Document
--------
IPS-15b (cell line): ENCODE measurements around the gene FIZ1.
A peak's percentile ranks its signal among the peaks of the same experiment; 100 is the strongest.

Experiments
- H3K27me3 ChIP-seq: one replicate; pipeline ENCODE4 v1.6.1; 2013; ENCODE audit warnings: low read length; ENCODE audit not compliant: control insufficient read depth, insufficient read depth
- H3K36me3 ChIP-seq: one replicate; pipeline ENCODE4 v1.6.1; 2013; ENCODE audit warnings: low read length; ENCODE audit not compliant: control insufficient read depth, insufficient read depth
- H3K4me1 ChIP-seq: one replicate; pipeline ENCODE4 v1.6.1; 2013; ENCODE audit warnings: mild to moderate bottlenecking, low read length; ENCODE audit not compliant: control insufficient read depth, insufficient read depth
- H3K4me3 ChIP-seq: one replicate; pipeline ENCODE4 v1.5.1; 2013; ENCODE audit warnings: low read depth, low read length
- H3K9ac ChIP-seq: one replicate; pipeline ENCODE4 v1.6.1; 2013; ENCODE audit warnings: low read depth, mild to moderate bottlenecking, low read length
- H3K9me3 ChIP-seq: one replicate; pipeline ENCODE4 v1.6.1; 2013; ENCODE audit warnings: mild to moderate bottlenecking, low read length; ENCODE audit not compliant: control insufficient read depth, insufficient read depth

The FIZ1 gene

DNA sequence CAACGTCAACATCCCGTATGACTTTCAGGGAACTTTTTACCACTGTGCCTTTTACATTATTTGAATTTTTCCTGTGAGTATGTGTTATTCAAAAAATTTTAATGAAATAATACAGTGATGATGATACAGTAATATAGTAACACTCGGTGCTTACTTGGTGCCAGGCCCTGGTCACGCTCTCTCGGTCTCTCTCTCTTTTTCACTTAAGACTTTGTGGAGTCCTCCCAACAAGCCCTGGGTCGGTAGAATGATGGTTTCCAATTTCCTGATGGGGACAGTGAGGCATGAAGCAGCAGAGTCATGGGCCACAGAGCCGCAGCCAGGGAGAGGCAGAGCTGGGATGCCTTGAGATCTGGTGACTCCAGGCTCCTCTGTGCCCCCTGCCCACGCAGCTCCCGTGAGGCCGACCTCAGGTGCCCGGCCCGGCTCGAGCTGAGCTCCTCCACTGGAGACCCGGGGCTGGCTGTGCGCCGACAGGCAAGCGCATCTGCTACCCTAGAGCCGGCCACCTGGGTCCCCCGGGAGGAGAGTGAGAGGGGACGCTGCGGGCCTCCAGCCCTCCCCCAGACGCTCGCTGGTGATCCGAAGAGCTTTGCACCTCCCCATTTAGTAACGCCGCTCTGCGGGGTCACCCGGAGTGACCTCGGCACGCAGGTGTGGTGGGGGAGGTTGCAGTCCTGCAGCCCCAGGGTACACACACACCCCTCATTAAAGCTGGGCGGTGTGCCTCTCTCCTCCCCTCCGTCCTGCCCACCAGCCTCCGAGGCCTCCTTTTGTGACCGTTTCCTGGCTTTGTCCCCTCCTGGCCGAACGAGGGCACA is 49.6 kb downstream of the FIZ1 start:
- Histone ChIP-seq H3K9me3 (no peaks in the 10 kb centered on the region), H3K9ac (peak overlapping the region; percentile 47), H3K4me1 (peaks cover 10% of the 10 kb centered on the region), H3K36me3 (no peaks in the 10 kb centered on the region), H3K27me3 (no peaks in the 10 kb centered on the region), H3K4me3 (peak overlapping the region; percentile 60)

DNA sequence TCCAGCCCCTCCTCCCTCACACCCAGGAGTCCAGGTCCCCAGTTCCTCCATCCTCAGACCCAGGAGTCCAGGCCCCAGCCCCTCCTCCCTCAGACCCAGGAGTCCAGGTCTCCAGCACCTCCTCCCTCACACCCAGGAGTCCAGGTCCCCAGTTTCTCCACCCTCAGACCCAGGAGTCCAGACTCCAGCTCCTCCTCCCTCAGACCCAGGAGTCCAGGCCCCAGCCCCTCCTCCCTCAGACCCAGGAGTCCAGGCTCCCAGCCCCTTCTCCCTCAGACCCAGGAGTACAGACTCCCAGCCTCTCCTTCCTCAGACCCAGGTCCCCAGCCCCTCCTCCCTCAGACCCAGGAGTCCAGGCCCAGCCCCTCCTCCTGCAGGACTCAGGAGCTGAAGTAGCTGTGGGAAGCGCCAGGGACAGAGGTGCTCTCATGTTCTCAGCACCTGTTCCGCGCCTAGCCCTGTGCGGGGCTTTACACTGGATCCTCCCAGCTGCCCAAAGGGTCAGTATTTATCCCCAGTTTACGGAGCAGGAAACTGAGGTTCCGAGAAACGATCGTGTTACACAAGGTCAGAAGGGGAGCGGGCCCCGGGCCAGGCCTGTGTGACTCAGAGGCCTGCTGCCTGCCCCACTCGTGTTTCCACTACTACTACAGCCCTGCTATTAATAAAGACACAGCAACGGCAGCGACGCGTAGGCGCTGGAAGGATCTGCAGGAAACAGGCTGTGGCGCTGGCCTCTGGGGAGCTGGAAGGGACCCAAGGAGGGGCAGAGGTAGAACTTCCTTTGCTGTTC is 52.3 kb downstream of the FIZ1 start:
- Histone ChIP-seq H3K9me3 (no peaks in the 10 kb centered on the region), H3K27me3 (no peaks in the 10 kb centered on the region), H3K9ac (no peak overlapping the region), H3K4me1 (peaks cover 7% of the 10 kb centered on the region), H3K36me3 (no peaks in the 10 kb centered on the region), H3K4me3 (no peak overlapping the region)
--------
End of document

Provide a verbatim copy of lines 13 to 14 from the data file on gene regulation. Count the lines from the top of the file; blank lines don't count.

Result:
DNA sequence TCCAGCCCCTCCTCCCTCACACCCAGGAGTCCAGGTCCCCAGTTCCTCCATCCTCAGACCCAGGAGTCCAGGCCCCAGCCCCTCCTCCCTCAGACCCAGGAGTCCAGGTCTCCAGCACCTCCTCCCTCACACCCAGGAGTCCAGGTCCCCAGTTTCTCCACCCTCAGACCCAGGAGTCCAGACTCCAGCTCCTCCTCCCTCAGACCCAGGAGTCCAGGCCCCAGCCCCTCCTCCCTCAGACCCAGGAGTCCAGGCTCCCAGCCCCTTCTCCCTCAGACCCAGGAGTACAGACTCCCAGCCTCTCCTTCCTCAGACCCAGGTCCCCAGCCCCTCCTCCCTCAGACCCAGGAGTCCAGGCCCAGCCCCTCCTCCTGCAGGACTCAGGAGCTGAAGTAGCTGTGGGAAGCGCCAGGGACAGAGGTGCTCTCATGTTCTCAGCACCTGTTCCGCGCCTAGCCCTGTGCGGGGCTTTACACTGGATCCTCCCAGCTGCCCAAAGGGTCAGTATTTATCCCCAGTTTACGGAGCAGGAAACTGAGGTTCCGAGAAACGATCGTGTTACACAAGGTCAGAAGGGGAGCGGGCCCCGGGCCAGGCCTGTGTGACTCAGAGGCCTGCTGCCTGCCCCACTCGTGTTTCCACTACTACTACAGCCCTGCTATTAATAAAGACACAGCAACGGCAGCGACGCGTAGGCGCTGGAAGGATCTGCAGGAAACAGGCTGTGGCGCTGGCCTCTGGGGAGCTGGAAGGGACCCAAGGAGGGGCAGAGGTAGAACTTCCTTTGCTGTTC is 52.3 kb downstream of the FIZ1 start:
- Histone ChIP-seq H3K9me3 (no peaks in the 10 kb centered on the region), H3K27me3 (no peaks in the 10 kb centered on the region), H3K9ac (no peak overlapping the region), H3K4me1 (peaks cover 7% of the 10 kb centered on the region), H3K36me3 (no peaks in the 10 kb centered on the region), H3K4me3 (no peak overlapping the region)